I shall begin with the history of the renowned . Don Quixote de la Mancha,' who presents something more stately, more to mantic, and at the same time more real to the imagination, that any other hero upon record. His lineaments, his accoutrement, his pasteboard vizor, are familiar to us; and Mambrino's helmet still glitters in the sun! We not only feel the greatest love and veneration for the knight himself, but a certain respect for all those connected with him, the curate and Master Nicolas the barber, Sancho and Dapple, and even for Rosinante's loanness and his errors-Perhaps there is no work which combines to much whimsical invention with such an air of truth. Its popelarily us almost unequalled; and yet its merits have not been

• It was not to be forgotten that the author of 'Robinson Crusoe 'ww she an Englandıman. Ilus other works, such as the 'Lake of Columel Jack, &e. are of the eme cast, and leave an impression on the mine? more like that of things than words

+ The Bedinburgla Review.

sufficiently understood. The story is the least part of them; though the blunders of Sancho, and the unlucky adventures of his master, are what naturally catch the attention of the majority of readers. The pathos and dignity of the sentiments are often disguised under the ludicrousness of the subject, and provoke laughter when they might well draw tears. The character of Don Quixote himself is one of the most perfect disinterestedness. He is an enthusiast of the most amiable kind; of a nature equally open, gentle, and generous; a lover of truth and justice; and one who had brooded over the fine dreams of chivalry and romance, till they had robbed him of himself, and cheated his brain into a belief of their reality. There cannot be a greater mistake than to consider · Don Quixote' as a merely satirical work, or as a vulgar attempt to explode “ the long-forgotten order of chivalry." There could be no need to explode what no longer existed. Besides, Cervantes himself was a man of the most sanguine and enthusiastic temperament; and even through the crazed and battered figure of the knight, the spirit of chivalry shines out with undiminished lustre; as if the author had halfdesigned to revive the examples of past ages, and once more “witch the world with noble horsemanship.” Oh! if ever the mouldering flame of Spanish liberty is destined to break forth, wrapping the tyrant and the tyranny in one consuming blaze, that the spark of generous sentiment and romantic enterprise, from which it must be kindled, has not been quite extinguished, will perhaps be owing to thee, Cervantes, and to thy 'Don Quixote!

The character of Sancho is not more admirable in itself, than as a relief to that of the knight. The contrast is as picturesque and striking as that between the figures of Rosinante and Dapple. Never was there so complete a partie quarreé :they answer to one another at all points. Nothing need surpass the truth of physiognomy in the description of the master and man, both as to body and mind; the one lean and wall, the other round and short; the one heroical and courteous, the other selfish and servile; the one full of high-flown fancies, the other a bag of proverbs; the one always starting some romantic scheme, the other trying to keep to the safe side of custom and tradition. The gradual ascendancy, however, obtained by Don Quixote over Sancho, is as finely managed as it is characteristic. Credality and a love of the marvellous are as natural to ignorance as selfishness and cunning Sancho by degrees becomes a kind of lay brother of the order; acquires a taste for adventures in his own way, and is made all but an entire convert by the discovery of the hundred crowns in one of his most comfortless journeys Towards the end, his regret at being forced to give up the pursuit of knight-errantry, almost equals his master's; and he seizes the proposal of Don Quixote for them to turn shepherds with the greatest avidity-still applying it in his own fashion ; for while the Don is ingeniously torturing the names of his humble acquaintance into classical terminations, and contriving scenes of gallantry and song, Sancho exclaims, 'Oh, what delicate wooden spoons shall I carve! what crumbs and cream shall I devour!”-forgetting, in his milk and fruits, the pullets and geese at Camacho's wedding,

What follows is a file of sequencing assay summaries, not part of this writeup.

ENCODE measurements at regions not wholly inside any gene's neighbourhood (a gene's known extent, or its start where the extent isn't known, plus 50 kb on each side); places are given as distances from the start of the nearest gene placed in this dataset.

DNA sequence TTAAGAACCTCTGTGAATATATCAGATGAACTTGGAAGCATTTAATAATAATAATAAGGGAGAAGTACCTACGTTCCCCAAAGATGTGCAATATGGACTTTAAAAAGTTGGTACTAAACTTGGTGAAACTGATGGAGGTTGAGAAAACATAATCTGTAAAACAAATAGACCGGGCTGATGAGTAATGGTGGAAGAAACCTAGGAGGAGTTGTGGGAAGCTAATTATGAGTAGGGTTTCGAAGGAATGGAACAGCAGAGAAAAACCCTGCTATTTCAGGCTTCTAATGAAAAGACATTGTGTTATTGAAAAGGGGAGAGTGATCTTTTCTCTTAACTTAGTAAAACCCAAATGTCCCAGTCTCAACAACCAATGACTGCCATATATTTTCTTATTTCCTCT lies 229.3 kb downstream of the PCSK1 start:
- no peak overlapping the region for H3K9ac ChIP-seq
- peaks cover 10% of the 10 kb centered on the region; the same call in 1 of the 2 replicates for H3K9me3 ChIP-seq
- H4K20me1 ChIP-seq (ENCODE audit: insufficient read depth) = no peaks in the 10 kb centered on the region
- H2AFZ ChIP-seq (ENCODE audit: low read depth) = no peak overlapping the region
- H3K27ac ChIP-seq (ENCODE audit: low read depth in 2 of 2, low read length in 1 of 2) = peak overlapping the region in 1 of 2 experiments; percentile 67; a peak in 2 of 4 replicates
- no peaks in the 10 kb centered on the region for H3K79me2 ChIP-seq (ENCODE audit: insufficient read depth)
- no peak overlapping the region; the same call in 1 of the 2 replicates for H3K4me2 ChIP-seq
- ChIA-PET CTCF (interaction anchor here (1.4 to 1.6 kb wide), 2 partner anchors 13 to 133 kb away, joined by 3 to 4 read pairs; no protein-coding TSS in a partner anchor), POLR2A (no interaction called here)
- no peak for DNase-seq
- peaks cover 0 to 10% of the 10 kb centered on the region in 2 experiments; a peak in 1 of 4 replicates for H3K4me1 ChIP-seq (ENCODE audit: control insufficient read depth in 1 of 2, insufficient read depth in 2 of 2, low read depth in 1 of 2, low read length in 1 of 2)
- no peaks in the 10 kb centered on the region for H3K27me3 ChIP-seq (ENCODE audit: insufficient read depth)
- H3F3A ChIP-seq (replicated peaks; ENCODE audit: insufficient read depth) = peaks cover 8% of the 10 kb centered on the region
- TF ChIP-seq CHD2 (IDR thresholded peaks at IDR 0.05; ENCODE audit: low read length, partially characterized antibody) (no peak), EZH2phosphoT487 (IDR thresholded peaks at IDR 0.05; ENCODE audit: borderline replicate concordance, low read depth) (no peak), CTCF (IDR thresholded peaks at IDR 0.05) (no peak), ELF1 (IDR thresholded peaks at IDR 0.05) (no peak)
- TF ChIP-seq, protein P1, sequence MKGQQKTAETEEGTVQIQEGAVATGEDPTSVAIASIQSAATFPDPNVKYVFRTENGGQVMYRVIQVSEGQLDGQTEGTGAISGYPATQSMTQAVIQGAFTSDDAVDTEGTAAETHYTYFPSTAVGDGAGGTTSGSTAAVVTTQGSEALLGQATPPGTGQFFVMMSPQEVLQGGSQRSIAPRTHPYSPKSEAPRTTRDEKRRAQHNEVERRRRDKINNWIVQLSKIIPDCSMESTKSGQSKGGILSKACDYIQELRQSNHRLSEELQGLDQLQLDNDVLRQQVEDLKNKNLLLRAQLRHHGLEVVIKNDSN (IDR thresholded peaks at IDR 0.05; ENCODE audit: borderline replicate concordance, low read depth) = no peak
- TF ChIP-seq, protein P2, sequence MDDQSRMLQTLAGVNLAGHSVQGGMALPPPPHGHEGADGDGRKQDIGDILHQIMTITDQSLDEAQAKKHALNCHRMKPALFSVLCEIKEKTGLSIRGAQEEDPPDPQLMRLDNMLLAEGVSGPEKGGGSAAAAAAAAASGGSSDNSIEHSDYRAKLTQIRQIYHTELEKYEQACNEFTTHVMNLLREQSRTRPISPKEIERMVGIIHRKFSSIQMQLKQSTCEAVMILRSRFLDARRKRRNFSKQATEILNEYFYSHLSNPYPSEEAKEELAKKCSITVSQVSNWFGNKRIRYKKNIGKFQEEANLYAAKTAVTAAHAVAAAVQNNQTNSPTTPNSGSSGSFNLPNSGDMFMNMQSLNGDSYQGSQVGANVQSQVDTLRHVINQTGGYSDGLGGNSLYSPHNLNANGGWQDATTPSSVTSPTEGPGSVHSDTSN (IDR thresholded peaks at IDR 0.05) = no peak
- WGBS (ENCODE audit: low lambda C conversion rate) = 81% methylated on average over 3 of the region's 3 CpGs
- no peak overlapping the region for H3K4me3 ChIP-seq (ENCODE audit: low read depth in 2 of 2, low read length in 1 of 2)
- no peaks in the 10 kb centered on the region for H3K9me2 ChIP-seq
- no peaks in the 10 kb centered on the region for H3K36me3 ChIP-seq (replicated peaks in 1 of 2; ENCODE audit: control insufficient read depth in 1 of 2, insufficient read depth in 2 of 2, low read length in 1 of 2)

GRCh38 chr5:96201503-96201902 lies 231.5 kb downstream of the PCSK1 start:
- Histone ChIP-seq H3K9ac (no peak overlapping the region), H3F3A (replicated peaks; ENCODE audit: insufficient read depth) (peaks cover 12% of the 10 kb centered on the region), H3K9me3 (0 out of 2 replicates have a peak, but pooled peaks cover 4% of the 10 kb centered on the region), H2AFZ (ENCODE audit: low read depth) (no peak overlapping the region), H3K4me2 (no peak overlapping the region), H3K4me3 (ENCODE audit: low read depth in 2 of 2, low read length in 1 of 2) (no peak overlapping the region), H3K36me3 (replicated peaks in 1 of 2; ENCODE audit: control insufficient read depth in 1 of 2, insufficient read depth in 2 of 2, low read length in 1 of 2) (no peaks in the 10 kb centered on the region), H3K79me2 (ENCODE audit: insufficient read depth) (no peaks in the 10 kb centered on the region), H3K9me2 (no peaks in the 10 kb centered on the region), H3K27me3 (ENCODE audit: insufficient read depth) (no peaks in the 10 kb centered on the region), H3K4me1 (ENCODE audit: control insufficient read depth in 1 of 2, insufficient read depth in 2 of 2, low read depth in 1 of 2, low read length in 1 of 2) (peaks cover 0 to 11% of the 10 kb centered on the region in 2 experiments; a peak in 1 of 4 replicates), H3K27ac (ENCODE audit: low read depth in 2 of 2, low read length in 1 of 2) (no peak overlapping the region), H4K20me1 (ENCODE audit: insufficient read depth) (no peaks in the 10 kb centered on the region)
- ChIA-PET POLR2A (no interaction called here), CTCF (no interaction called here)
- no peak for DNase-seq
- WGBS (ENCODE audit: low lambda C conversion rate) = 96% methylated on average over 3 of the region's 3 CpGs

This intuitive perception of the hidden analogies of things, ot, as it may be called, this instinct of the imagination, is, perhaps what stamps the character of genius on the productions of art more than any other circumstance · for it works unconsciously, like nature, and receives its impressions from a kind of inspiration There is as much of this indistinet keeping and involuntary unity of purpose in Cervantes as in any author whatever Something of the same unsettled, rambling humour extende itself to all the subordinate parts and characters of the work. Thus we find the curate confidentially informing Don Quixote, that if he could get the ear of the government he has something of considerable importance to propose for the good of the state; and our adventurer afterwards (in the course of his peregrinations) meets with a young gentleman who is a candidate for poetical honours, with a mad lover, a forsaken damal, a Ma hometan lady converted in the Christian faith, &c -all dehorated with the same truth, wildres, and debosy of fancy The whole work breathes that air of romance, that aspiration after imnginary good, that indesenbable longing after something more than we posess, that in all places and in all conditions of life,